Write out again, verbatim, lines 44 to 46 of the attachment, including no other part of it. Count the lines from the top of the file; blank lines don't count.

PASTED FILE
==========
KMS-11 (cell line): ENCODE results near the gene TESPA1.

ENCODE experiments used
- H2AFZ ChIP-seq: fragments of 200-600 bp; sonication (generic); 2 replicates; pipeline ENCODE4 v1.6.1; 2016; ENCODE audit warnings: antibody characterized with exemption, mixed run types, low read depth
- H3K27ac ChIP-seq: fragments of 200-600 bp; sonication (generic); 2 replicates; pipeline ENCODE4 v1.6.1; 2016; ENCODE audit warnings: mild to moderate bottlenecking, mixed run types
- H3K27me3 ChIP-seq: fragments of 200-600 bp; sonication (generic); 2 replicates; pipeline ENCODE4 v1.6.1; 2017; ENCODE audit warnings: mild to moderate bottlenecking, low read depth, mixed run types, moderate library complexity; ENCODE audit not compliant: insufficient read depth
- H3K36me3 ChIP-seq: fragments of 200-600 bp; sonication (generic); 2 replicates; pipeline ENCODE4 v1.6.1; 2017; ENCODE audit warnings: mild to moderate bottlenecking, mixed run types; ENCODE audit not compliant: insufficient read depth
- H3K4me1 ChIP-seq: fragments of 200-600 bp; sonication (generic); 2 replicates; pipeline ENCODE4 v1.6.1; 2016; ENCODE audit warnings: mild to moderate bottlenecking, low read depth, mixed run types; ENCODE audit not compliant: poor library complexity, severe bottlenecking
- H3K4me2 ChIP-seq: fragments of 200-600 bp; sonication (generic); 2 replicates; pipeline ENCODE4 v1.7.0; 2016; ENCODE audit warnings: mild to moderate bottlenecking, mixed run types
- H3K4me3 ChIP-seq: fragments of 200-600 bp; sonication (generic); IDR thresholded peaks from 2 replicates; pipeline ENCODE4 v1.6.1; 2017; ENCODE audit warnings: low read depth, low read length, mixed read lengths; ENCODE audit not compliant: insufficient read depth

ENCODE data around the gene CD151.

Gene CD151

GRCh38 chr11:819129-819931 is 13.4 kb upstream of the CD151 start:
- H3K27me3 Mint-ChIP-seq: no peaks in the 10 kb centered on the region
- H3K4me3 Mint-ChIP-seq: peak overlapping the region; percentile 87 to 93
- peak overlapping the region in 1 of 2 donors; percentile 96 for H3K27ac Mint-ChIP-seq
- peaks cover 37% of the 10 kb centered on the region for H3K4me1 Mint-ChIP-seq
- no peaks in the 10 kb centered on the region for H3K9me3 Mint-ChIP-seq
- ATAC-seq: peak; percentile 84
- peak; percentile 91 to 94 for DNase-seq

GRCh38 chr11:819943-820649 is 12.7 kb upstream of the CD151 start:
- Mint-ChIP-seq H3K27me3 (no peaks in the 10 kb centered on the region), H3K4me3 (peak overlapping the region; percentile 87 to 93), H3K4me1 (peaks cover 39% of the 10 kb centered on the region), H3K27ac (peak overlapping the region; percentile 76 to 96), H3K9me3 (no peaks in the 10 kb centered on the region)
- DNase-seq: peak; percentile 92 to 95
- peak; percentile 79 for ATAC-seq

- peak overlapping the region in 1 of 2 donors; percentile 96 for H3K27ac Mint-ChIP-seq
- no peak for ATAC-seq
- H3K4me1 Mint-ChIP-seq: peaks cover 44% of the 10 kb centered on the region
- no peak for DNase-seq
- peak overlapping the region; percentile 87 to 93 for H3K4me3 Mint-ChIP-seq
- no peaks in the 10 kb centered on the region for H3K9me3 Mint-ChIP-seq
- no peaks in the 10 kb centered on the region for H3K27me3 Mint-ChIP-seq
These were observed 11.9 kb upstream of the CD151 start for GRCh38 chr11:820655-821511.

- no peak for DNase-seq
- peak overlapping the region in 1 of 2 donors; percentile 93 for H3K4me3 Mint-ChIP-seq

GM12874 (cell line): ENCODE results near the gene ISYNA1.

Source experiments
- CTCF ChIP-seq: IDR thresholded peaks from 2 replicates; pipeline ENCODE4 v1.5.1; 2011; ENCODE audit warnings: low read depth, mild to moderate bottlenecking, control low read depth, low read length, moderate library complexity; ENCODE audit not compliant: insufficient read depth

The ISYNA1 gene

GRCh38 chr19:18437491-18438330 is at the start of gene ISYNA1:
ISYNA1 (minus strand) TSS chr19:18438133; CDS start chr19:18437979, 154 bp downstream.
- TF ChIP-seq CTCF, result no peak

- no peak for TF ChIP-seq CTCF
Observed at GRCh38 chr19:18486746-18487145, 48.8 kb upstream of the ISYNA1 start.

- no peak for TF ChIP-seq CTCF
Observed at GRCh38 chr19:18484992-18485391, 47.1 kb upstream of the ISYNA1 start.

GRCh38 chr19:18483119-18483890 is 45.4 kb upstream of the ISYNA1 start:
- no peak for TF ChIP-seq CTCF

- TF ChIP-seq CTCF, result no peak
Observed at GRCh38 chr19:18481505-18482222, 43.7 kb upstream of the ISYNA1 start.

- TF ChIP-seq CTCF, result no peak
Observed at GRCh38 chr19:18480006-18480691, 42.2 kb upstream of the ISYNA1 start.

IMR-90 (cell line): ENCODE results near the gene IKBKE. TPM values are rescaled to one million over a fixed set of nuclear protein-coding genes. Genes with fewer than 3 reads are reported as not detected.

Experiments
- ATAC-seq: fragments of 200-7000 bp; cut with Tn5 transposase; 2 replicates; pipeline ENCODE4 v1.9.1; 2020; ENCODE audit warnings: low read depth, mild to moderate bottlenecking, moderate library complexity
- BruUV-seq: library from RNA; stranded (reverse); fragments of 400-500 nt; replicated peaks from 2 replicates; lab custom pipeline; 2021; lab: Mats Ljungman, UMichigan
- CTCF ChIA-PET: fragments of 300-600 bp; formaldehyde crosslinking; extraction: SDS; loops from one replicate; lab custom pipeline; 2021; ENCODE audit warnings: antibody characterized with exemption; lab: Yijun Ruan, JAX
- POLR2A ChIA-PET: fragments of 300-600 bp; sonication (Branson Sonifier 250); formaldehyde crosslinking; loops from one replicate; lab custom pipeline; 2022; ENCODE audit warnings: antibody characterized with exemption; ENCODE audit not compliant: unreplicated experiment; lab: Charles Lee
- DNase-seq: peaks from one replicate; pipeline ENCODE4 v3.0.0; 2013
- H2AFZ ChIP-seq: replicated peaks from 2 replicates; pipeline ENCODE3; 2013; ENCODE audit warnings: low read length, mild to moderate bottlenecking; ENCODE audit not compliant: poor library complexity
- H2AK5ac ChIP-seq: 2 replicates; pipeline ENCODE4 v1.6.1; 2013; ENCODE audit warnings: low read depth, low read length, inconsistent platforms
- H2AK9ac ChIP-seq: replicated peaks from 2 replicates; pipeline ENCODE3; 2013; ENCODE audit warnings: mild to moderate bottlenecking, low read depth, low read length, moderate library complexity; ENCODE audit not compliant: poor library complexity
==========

Observed at GRCh38 chr19:18484992-18485391, 47.1 kb upstream of the ISYNA1 start.

GRCh38 chr19:18483119-18483890 is 45.4 kb upstream of the ISYNA1 start:
- no peak for TF ChIP-seq CTCF